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Chap. III.

MASONRY. 611
Fill. 662/t. shows the mode by wliich, from tlie key-stone of an arch apprcachinji a semi-
circular form, and suspended or elongated beyond its ordinary dei)lli, support is i;iven mr
the springing of the vaults of ihe ditl'erent bays. On this i)ractice I'hilibert De Lonne
observes,
'*
Les ouvriers ne font seulement une clef au droict de la croist'e d'ogives, mais
M
See auothcr section and! Fis. 6G2t. [plan, figs. 1322 and 15:3.
jussi plusieurs quand ils veulent rendre plus riches leurs voutes, comme aux clefs ou s'assem-
blent les tierccrons et Hemes, et lieiix oii ils ont mis quelquefois des rempants, qui vont
d'une branche a I'autre, et toinbent sur les clefs susptndues, les unes etant circulaires, les
aiitres en fa9on de soufflet, avec des guymberges, mouchettes, claire- voyes, feidllages, crestes
de choux et plusieurs bestions et animaux : qui etoient trouves fort beaux du temps qu'on
faisoit telles sortes de voutes, pour lors appelees des ouvriers (ainsi que nous avons dictj
\oiites a la mode fran^oise."
"JOO'Jtv. We have shown above the mode of suspending the pendent in a polygonal
building. The Jit/. 662/., by a little consideration, will explain the mode of suspending
pendents not centrically situate, as in theose of the ceiling of Henry the Seventh's Chapel,
whose date runs coincident with the Flamboyant period. The figure is a transverse section
and plan of the vaulting of the building, in which one of the main arches, on which the whole
construction depends, springs just below A, and reaches its summit ;it 13. Tiie voussoirs or
areii-stones whereof it consists are marked in their order. The dotted interval from a to b
is not to be considered as an interruption of the formation of the arch i)y the pendent, but
may i)e supposed an imaginary line passing through it, or rather througli the arch-stone or
voiissoir C, whose general form is narked by the bounding letters cdefba ;
so that, in
fact, the pendent is nothinx more, as in the case of the Lady Chapel at Caudeliec, than a
voussoir, a large part whereof hangs down below the face of ihe vaulting. The voussoirs are
out of blocks about 3 feet 6 inches deep; but a considerable portion of the solid below the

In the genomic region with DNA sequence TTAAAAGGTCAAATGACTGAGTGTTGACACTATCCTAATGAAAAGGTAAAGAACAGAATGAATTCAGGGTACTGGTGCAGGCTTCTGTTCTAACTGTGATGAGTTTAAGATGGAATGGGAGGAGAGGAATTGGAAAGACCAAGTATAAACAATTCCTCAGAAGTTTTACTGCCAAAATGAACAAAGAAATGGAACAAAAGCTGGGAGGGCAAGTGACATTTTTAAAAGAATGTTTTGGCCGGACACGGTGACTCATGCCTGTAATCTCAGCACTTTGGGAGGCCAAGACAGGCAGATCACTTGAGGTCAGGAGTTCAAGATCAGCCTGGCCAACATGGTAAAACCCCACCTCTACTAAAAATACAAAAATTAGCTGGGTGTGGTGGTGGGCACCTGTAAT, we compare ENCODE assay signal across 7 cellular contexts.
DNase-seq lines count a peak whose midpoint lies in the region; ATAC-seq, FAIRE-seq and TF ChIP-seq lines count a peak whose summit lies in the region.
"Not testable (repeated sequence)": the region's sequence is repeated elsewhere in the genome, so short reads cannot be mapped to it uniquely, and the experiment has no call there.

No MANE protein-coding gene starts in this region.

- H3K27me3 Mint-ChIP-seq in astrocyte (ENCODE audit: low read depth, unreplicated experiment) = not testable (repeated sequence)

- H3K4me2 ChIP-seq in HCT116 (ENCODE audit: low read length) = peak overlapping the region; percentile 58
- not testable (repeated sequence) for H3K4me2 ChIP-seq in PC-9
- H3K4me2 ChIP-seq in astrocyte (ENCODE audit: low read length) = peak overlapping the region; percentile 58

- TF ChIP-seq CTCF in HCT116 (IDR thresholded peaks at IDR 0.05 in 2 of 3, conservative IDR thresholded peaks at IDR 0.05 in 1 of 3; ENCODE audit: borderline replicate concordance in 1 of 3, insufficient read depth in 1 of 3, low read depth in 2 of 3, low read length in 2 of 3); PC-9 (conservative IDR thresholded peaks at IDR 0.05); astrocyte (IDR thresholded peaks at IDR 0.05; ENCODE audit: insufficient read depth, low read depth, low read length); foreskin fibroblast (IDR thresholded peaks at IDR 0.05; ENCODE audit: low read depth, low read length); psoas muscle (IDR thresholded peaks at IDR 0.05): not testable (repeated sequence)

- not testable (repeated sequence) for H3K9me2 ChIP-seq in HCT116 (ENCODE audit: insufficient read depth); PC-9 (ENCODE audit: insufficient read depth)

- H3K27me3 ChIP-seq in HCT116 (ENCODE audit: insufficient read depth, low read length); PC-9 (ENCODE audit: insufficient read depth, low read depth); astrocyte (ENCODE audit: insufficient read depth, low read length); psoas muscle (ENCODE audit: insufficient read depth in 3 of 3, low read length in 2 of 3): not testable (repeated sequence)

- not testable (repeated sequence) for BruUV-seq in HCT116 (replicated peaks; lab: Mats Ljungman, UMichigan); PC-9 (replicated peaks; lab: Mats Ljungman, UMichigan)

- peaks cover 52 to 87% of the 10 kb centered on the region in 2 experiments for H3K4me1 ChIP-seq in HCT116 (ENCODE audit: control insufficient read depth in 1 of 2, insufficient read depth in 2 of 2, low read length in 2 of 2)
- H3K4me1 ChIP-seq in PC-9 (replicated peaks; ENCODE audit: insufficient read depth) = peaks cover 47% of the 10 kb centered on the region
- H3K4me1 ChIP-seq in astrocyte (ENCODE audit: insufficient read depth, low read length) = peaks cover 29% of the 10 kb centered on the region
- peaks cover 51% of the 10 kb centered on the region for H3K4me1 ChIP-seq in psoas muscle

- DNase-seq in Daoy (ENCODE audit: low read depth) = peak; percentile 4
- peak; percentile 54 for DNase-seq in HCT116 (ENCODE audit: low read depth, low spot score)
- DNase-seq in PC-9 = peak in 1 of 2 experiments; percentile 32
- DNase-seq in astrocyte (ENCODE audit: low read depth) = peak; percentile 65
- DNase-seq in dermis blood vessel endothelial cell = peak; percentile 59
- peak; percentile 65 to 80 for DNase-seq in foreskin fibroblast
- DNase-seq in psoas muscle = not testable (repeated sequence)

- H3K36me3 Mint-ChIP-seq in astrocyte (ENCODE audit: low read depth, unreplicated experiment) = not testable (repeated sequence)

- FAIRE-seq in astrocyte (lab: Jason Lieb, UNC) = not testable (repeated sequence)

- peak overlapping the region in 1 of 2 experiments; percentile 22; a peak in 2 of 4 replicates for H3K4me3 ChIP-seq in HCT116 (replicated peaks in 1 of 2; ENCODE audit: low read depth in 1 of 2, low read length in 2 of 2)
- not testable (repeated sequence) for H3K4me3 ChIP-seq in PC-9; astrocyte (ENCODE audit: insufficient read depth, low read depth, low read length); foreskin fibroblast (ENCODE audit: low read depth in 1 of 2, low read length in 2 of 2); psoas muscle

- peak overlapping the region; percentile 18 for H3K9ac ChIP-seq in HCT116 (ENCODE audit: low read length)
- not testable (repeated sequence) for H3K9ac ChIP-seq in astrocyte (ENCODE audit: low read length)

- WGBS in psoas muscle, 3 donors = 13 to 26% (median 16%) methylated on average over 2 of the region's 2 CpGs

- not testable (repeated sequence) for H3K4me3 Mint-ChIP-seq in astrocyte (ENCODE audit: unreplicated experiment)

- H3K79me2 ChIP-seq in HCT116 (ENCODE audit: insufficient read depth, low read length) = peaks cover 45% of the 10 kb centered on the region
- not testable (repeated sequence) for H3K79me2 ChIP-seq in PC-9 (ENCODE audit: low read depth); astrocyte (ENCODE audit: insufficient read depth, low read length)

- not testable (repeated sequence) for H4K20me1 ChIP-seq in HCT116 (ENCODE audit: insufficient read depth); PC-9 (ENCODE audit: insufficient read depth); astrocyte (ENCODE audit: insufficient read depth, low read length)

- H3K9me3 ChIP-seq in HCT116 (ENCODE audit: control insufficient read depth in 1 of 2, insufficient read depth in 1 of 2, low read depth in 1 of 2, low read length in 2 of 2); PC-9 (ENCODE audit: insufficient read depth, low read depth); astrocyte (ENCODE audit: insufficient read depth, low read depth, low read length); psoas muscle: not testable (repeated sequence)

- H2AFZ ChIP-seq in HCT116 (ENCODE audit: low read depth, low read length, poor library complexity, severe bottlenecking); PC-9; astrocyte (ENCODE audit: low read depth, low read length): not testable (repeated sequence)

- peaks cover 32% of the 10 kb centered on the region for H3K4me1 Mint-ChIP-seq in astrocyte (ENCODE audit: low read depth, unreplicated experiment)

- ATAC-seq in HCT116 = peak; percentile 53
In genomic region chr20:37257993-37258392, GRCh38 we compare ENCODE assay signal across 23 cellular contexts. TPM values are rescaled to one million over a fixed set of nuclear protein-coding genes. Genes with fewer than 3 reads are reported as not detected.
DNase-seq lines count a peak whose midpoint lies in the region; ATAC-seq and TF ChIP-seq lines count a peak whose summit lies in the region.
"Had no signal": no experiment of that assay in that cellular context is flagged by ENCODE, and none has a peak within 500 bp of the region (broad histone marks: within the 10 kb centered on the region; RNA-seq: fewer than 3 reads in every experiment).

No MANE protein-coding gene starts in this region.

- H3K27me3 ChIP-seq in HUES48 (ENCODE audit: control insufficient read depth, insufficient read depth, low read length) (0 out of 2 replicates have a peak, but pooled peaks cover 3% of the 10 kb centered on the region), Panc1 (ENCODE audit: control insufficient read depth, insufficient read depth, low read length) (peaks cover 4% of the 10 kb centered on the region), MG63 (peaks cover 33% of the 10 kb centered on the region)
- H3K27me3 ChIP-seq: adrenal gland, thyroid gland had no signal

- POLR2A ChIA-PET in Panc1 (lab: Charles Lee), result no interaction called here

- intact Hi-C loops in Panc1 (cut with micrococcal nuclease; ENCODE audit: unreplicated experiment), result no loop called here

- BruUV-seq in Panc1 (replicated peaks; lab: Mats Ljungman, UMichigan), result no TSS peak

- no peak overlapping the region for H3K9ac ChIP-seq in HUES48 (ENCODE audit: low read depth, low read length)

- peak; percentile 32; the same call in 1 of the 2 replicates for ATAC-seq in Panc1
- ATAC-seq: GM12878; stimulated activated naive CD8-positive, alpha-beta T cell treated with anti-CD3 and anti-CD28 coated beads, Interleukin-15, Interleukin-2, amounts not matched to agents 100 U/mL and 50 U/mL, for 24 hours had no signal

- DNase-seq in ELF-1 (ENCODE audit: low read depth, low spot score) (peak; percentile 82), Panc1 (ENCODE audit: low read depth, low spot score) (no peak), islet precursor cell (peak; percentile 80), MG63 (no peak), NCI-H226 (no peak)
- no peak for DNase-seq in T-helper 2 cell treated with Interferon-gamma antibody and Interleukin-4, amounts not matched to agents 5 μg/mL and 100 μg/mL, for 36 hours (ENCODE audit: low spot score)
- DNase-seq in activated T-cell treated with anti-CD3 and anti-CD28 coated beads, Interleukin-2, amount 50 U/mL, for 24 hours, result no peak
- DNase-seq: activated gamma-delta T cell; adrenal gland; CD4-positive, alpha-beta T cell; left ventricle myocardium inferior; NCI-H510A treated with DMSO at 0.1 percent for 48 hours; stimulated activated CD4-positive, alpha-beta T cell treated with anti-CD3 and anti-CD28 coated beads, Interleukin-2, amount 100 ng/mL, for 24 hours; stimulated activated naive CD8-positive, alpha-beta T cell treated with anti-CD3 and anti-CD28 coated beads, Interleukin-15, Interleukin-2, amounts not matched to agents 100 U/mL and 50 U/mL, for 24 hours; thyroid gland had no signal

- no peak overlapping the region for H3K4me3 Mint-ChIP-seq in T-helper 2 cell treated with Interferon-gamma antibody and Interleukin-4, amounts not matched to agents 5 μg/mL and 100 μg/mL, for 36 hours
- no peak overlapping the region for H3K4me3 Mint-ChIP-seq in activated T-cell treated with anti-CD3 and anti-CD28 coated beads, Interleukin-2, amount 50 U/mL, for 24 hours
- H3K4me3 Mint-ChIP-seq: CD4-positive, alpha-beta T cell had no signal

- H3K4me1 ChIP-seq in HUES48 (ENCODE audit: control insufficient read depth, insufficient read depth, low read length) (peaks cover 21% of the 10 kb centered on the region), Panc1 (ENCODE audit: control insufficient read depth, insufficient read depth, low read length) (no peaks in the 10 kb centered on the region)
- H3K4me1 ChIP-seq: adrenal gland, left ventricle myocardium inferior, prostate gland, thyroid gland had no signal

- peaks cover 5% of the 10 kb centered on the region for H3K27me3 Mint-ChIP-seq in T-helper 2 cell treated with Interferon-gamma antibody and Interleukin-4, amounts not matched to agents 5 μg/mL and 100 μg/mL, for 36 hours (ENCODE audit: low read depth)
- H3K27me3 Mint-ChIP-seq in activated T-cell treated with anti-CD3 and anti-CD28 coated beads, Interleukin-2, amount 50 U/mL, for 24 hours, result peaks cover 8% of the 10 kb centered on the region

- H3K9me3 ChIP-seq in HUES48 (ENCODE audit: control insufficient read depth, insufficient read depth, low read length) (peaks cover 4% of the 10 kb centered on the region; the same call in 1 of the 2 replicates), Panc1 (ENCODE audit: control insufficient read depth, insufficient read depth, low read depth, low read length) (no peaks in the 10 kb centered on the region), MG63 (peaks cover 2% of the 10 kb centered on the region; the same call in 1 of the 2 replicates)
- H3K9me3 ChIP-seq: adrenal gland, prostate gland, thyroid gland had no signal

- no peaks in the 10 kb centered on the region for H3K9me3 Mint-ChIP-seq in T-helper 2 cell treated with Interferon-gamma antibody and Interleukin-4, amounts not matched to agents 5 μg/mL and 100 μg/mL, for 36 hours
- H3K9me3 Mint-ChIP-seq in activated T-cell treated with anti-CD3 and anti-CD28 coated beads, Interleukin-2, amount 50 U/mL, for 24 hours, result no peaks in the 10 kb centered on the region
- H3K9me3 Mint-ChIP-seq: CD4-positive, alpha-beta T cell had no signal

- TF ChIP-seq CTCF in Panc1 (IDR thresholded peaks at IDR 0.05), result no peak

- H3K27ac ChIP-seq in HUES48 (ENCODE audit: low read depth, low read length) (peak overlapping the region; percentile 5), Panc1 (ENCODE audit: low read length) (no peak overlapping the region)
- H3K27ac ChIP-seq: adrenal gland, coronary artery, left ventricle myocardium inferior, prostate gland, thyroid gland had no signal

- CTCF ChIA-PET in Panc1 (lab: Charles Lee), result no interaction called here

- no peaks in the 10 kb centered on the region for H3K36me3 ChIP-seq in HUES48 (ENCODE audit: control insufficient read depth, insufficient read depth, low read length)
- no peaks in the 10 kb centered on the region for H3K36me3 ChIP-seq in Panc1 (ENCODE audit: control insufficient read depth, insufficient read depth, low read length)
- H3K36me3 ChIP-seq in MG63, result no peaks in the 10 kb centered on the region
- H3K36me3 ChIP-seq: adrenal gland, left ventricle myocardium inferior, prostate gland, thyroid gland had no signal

soffite of the arch is cut away to form the lobes of the cinquefoils. The arch D serves, by
its connection with the walls, to stiHen and give weight to the arch where it would be most
required, that is, towards the s])ringing. The pendent or voussoir E, on tiie same block
witli C, being tiius established in its place, .serves at, or towards its foot, as a springer for
the ribs of a fanwork tracery shown on the plan, whose ribs are, in fact, ribs of a dome, and
in construction do not diH'er from it. Their section is shadowed somewhat lighter than tl.s
pendent voussoir. The fanwork round each affords the means of introducing another
pendent at ils meeting at F in the plan. (This pendent is shown at F in the two sections
given in Pkincii'les of Puofortion.
)
The /(ire vault is very properly distinguished by
Piof. Willis from what he calls the stelhir vault, which is formed of ribs that may be, and
indeed fre<juently are. of different curvature, and the rays of the star of ditl'erent lengths
;
whereas the fan vault consists of ribs of the same cur\ature and height, ad the summit
of the fan is bounded (,see the yr^. ) by a horizontal circular rib, instead of the ends of
lozenges forming the points of the star.
"
The effect of the fan is that of a solid of revolu-
tion, upon whose surface panels are sunk.: the effect of the star is that of a group of
branching ribs." It is manifest that the constructive details of these two sorts of vaulting
are vastly different. In the one, the de|)cndence is upon ribs which support, by rebates on
them, the tilling-in panels; while in the other tlie principle is similar to tliat of dome-
vaulting. This will be immediately perceived by refeience to the plan G, in wliicli tiie
courses are marked, as also in the part of the section marked H. 'Ibe plan I shows the
tracery of the soffite of the vault. The author above quoted observes,
"
The construction
of these fan vaults is in all examples so nearly the same, that they seem to have proceeded
from the same workshop
,
and it is remarkable that, at least as far as I know, there are an
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